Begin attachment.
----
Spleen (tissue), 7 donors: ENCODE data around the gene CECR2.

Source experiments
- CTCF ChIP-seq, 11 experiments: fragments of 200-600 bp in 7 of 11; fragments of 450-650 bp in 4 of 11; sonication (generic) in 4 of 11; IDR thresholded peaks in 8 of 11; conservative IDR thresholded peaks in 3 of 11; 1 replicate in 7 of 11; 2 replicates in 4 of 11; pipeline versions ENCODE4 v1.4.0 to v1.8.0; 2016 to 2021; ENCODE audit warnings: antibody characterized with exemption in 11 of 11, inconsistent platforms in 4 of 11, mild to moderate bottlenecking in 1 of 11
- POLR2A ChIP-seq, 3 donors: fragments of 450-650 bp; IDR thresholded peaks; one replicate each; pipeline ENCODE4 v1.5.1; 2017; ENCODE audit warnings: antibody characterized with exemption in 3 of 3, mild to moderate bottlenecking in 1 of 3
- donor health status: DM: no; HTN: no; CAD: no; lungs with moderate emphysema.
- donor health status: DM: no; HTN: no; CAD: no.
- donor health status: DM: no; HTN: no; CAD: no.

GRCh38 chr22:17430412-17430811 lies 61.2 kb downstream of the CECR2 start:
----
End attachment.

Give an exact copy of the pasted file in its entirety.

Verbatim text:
Spleen (tissue), 7 donors: ENCODE data around the gene CECR2.

Source experiments
- CTCF ChIP-seq, 11 experiments: fragments of 200-600 bp in 7 of 11; fragments of 450-650 bp in 4 of 11; sonication (generic) in 4 of 11; IDR thresholded peaks in 8 of 11; conservative IDR thresholded peaks in 3 of 11; 1 replicate in 7 of 11; 2 replicates in 4 of 11; pipeline versions ENCODE4 v1.4.0 to v1.8.0; 2016 to 2021; ENCODE audit warnings: antibody characterized with exemption in 11 of 11, inconsistent platforms in 4 of 11, mild to moderate bottlenecking in 1 of 11
- POLR2A ChIP-seq, 3 donors: fragments of 450-650 bp; IDR thresholded peaks; one replicate each; pipeline ENCODE4 v1.5.1; 2017; ENCODE audit warnings: antibody characterized with exemption in 3 of 3, mild to moderate bottlenecking in 1 of 3
- donor health status: DM: no; HTN: no; CAD: no; lungs with moderate emphysema.
- donor health status: DM: no; HTN: no; CAD: no.
- donor health status: DM: no; HTN: no; CAD: no.

GRCh38 chr22:17430412-17430811 lies 61.2 kb downstream of the CECR2 start: